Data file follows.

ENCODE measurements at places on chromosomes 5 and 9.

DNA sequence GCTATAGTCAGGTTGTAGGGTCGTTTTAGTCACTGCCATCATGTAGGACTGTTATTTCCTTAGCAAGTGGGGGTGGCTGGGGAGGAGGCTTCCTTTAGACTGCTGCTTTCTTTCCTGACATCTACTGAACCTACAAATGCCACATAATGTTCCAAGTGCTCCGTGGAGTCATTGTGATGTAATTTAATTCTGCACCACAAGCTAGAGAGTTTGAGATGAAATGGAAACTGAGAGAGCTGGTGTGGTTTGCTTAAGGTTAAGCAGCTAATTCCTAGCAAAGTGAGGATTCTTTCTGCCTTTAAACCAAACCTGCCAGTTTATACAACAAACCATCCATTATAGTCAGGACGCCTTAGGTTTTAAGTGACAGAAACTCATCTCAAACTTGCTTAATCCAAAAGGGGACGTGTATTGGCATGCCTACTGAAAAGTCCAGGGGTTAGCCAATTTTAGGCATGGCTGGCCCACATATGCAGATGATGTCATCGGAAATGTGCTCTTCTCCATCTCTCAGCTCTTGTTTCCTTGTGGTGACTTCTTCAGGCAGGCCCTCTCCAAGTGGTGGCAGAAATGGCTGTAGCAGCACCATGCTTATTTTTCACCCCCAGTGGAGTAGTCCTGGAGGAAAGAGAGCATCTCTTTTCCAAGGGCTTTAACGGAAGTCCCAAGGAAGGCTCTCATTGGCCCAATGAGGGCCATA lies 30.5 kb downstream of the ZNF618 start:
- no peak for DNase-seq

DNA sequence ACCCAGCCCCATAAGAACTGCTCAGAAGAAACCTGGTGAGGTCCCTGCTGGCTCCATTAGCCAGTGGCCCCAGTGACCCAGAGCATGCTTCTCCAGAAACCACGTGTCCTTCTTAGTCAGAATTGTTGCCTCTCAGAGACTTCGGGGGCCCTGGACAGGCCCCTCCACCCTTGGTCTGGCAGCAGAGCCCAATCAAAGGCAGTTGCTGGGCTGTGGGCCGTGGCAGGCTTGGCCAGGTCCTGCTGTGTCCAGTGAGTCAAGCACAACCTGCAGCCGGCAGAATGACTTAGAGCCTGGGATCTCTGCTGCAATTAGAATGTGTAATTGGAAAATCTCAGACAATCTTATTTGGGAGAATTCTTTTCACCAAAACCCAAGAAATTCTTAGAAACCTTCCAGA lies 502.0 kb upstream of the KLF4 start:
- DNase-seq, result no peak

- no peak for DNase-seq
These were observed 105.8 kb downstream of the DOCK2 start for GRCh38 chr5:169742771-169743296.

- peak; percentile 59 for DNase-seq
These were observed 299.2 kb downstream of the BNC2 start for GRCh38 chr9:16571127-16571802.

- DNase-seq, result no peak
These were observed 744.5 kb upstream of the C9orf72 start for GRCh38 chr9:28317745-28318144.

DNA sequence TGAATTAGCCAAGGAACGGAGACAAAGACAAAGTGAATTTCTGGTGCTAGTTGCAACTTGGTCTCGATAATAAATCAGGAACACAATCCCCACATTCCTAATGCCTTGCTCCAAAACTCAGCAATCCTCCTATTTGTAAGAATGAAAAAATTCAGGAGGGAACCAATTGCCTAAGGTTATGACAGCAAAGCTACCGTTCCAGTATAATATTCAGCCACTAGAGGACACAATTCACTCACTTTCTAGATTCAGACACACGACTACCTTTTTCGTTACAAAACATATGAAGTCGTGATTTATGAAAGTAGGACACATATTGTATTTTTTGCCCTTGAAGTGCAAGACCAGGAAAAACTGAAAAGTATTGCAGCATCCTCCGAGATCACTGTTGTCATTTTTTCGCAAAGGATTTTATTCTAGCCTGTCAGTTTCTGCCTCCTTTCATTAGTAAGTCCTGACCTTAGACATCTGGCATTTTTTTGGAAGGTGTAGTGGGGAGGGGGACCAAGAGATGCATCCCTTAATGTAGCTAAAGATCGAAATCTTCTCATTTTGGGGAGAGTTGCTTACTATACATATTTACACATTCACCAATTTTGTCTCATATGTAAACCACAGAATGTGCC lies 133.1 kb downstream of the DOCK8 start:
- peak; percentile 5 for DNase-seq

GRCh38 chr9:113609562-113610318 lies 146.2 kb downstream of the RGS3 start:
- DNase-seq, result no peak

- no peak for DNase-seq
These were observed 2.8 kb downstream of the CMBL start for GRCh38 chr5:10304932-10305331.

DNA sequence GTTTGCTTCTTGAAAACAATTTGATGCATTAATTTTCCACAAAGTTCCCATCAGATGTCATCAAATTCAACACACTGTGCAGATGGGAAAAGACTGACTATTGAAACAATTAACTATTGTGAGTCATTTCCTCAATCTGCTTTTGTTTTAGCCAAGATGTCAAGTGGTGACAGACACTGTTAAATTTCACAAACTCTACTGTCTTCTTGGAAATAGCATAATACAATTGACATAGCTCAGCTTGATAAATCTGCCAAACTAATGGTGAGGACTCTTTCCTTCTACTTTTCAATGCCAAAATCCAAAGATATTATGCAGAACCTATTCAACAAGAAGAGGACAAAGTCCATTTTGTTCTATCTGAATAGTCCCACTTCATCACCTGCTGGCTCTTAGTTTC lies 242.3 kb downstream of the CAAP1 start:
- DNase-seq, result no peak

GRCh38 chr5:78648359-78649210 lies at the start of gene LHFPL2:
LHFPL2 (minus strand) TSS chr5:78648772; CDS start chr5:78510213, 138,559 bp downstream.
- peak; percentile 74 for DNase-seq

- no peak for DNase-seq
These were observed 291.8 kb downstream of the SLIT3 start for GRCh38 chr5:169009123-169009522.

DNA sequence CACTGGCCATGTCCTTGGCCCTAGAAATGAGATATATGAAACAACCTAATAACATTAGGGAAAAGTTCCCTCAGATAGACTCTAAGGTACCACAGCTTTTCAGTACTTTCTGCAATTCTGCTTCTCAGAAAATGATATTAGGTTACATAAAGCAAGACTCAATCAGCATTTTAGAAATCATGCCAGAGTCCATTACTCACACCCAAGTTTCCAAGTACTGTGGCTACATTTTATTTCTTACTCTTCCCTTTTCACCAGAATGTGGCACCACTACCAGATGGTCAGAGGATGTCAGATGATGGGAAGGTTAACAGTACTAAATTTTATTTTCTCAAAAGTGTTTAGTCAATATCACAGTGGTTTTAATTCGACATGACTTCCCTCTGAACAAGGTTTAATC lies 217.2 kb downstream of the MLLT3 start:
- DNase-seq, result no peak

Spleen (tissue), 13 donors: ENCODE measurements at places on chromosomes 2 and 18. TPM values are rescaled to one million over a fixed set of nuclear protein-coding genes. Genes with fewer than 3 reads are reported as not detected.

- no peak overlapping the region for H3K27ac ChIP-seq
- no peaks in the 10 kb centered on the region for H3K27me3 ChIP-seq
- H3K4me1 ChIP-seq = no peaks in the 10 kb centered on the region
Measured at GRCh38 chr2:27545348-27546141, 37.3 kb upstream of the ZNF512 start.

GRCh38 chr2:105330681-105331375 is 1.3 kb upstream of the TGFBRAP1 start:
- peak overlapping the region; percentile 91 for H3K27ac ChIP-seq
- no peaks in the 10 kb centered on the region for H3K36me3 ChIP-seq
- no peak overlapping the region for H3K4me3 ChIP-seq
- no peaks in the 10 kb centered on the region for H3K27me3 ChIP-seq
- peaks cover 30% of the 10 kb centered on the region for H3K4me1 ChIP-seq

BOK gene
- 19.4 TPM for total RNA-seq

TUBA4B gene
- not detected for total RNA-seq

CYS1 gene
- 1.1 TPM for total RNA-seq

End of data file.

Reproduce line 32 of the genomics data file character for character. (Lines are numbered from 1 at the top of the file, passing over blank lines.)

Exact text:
GRCh38 chr2:105330681-105331375 is 1.3 kb upstream of the TGFBRAP1 start: